David getting the better of Goliath is always news, more so when it happens on the big stage and there is no bigger stage than the World Cup. Shock results have been part of World Cup folklore through the years.

How can one forget the USA stunning England in 1950, North Korea shocking Italy 1-0 in 1966, Algeria upsetting Germany in 1982, Cameroon beating Argentina in 1990 or Senegal defeating France in 2002? Saudi Arabia's defeat of Argentina on Tuesday is an unexpected result of the same magnitude.

For starters Argentina has a FIFA ranking of three to Saudi Arabia's 51. In head-to-head contests Argentina were ahead 2-0 with two draws. According to the bookies Lionel Messi's team were the second favourites to win the trophy after Brazil.

Most significantly Argentina were on a 36-match unbeaten streak one game away from equaling Italy's 37-match run in international football. Indeed the reigning Copa America champions hadn't lost a match in three years.

At half time things seemed to be moving according to expectations. Argentina led 1-0 thanks to Messi's tenth minute penalty but it could well have been 4-0 had the players not fallen repeatedly into the offside trap leading to three disallowed goals.

However things changed dramatically in the second half and two goals in five minutes saw Saudi Arabia ultimately pull the rug from under Argentina's feet. And a team that has suffered 5-0 and 8-0 defeats in the World Cup over the years roared back to complete an astonishing 2-1 victory that will rank as one of the greatest shocks in the 92-year-old history of the competition.

The bolt from the blue was not just a defeat for Argentina but was especially devastating for Messi for whom winning the World Cup is now an obsession. The one jewel missing from his crown the 35-year-old superstar was hoping to give off his best in what could well be his last chance to hang a World Cup medal round his neck.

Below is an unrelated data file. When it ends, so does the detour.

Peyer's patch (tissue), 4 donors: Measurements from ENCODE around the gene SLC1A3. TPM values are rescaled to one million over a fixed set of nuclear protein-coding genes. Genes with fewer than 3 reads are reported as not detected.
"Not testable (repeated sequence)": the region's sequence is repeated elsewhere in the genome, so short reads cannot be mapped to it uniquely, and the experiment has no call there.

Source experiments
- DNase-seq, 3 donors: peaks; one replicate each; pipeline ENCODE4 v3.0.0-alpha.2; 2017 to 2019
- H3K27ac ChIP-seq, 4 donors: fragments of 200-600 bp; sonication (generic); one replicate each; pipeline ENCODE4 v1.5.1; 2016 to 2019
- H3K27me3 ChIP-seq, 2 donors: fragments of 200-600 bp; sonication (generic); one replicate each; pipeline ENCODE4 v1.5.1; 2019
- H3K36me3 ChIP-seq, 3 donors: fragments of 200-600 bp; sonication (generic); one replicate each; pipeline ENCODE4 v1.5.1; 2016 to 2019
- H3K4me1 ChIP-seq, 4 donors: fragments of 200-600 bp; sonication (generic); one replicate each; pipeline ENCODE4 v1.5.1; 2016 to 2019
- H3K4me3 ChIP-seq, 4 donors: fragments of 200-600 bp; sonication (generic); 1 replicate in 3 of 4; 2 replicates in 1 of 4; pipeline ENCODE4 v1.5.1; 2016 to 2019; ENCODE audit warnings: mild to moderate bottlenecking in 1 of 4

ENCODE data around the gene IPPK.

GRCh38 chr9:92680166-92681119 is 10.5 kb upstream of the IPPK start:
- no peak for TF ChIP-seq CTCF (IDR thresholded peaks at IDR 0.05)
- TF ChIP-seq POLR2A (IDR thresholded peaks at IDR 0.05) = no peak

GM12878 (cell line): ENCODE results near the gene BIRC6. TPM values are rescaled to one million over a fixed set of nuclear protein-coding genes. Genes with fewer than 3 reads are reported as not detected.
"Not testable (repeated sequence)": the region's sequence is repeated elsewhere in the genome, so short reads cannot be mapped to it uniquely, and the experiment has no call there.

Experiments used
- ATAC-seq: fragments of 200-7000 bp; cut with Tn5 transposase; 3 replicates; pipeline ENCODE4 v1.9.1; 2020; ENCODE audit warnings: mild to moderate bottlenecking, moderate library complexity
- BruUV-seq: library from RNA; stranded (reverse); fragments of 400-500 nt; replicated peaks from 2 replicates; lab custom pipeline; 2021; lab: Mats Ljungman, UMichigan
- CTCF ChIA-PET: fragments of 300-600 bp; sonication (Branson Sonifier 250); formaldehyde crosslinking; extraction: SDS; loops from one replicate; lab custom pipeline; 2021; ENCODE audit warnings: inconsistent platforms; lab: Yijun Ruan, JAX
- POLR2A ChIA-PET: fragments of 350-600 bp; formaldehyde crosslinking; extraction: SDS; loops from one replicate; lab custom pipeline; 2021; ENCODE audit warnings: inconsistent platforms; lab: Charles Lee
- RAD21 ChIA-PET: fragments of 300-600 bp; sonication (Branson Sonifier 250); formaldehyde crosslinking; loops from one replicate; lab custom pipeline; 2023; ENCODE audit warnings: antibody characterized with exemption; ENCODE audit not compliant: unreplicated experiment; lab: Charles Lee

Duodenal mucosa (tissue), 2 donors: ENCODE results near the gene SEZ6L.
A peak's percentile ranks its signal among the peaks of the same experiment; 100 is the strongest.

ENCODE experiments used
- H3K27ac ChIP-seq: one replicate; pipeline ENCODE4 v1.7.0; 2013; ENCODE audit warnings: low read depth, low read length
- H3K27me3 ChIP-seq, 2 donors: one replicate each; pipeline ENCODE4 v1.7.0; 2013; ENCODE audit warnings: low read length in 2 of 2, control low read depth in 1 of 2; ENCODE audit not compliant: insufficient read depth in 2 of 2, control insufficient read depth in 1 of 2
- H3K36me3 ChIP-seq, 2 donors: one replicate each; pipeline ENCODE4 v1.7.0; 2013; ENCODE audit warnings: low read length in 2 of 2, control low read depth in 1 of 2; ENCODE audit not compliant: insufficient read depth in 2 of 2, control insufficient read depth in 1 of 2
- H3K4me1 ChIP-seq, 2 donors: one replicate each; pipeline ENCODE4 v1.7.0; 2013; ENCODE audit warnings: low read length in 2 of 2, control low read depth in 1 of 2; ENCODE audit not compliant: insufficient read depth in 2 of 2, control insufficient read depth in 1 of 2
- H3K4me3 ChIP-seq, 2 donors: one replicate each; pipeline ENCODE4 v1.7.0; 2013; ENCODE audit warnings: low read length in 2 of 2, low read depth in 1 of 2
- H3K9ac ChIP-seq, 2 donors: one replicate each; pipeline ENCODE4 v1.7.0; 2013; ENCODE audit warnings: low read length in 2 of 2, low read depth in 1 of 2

After being rudely jolted from his happy dream Messi in his fifth World Cup admitted that it was "a hard blow for everyone, we didn't expect to start like this". It was also something hard to take for Lionel Scaloni, the Argentine manager.

He even tried a triple substitution late in the game in a last minute bid to salvage the situation but nothing worked leaving him to face the reality of a grim situation. ``We don't have any other choice but to get up and continue, we have to win the two remaining games. The World Cup doesn't give you time to be wrong''

All of course is not lost as yet for the men in blue and white. There are still two group games against Mexico and Poland and there is a lot of encouragement that they can take from history. They can look back at their own campaign in 1990 when as defending champions they went down most unexpectedly to Cameroon in their opening fixture and yet made it all the way to the final before losing to Germany.

More recently in 2010 Spain went one better. They had entered the competition, the first to be played on the African continent as the reigning European champions and as such were one of the favourites. However in their first match they suffered a shock 0-1 defeat against Switzerland.

The defeat put Spain on the brink of elimination but in their next two group matches they defeated Honduras and Chile to qualify for the round of 16. Here they defeated Cristiano Ronaldo's Portugal 1-0 and in the quarterfinal they prevailed over Paraguay also 1-0.

Spain then notched up victories by similar margins in the semifinal against Germany and in the final against the Netherlands to become the first nation to win the World Cup after losing their opening match. So it is not Mission Impossible for Argentina though with Mexico and Poland playing a goalless draw it will make matters that much more difficult.

For the moment though the spotlight is on Saudi Arabia who are enjoying their moment in the sun and their secure place in football history. Their French coach Herve Renard is clearly the man of the moment as one who inspired his team of lightweights to get the better of one of the game's heavyweights.

The 54-year-old Renard began to make his name as a coach in 2012 when he led Zambia to the African Nations Cup title for the first time during his second spell in charge of the team. He then moved on to manage Ivory Coast and led them to the African crown in 2015 with a dramatic shootout win over Ghana before taking Morocco to the World Cup for the first time in 20 years.

Renard is not only astute in matters of strategy and tactics but is also acknowledged to be a powerful motivator. It was the second quality more than the first that was more in focus on Tuesday.